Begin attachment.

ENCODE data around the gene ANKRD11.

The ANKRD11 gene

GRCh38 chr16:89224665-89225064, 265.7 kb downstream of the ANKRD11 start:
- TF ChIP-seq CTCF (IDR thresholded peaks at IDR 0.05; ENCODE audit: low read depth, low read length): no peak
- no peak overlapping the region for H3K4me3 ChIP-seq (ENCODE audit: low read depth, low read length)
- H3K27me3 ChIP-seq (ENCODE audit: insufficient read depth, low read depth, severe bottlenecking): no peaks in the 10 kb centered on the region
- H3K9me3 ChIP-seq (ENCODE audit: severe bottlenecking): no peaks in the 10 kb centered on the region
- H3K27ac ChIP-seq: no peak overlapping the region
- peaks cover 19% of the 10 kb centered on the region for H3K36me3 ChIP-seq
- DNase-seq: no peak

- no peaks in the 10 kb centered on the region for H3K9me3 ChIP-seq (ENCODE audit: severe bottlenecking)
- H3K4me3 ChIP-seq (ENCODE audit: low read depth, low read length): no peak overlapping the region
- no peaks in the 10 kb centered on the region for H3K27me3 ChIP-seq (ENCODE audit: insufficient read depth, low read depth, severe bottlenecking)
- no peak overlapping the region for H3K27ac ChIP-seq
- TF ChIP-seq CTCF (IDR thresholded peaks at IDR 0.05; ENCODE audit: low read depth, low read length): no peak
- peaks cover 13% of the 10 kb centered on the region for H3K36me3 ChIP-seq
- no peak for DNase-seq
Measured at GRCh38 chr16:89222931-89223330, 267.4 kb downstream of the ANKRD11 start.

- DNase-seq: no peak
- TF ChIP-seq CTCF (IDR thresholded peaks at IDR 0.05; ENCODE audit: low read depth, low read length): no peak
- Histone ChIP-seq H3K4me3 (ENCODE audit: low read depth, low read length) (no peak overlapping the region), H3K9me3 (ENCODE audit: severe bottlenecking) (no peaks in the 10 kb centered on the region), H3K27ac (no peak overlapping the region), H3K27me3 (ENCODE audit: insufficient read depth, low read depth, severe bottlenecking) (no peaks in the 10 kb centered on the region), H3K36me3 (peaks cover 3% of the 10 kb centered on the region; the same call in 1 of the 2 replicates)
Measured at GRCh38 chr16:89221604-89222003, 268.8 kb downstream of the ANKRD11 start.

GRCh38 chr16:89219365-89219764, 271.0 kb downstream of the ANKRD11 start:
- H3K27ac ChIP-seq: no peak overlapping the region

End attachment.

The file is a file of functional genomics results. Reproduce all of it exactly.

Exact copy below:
ENCODE data around the gene ANKRD11.

The ANKRD11 gene

GRCh38 chr16:89224665-89225064, 265.7 kb downstream of the ANKRD11 start:
- TF ChIP-seq CTCF (IDR thresholded peaks at IDR 0.05; ENCODE audit: low read depth, low read length): no peak
- no peak overlapping the region for H3K4me3 ChIP-seq (ENCODE audit: low read depth, low read length)
- H3K27me3 ChIP-seq (ENCODE audit: insufficient read depth, low read depth, severe bottlenecking): no peaks in the 10 kb centered on the region
- H3K9me3 ChIP-seq (ENCODE audit: severe bottlenecking): no peaks in the 10 kb centered on the region
- H3K27ac ChIP-seq: no peak overlapping the region
- peaks cover 19% of the 10 kb centered on the region for H3K36me3 ChIP-seq
- DNase-seq: no peak

- no peaks in the 10 kb centered on the region for H3K9me3 ChIP-seq (ENCODE audit: severe bottlenecking)
- H3K4me3 ChIP-seq (ENCODE audit: low read depth, low read length): no peak overlapping the region
- no peaks in the 10 kb centered on the region for H3K27me3 ChIP-seq (ENCODE audit: insufficient read depth, low read depth, severe bottlenecking)
- no peak overlapping the region for H3K27ac ChIP-seq
- TF ChIP-seq CTCF (IDR thresholded peaks at IDR 0.05; ENCODE audit: low read depth, low read length): no peak
- peaks cover 13% of the 10 kb centered on the region for H3K36me3 ChIP-seq
- no peak for DNase-seq
Measured at GRCh38 chr16:89222931-89223330, 267.4 kb downstream of the ANKRD11 start.

- DNase-seq: no peak
- TF ChIP-seq CTCF (IDR thresholded peaks at IDR 0.05; ENCODE audit: low read depth, low read length): no peak
- Histone ChIP-seq H3K4me3 (ENCODE audit: low read depth, low read length) (no peak overlapping the region), H3K9me3 (ENCODE audit: severe bottlenecking) (no peaks in the 10 kb centered on the region), H3K27ac (no peak overlapping the region), H3K27me3 (ENCODE audit: insufficient read depth, low read depth, severe bottlenecking) (no peaks in the 10 kb centered on the region), H3K36me3 (peaks cover 3% of the 10 kb centered on the region; the same call in 1 of the 2 replicates)
Measured at GRCh38 chr16:89221604-89222003, 268.8 kb downstream of the ANKRD11 start.

GRCh38 chr16:89219365-89219764, 271.0 kb downstream of the ANKRD11 start:
- H3K27ac ChIP-seq: no peak overlapping the region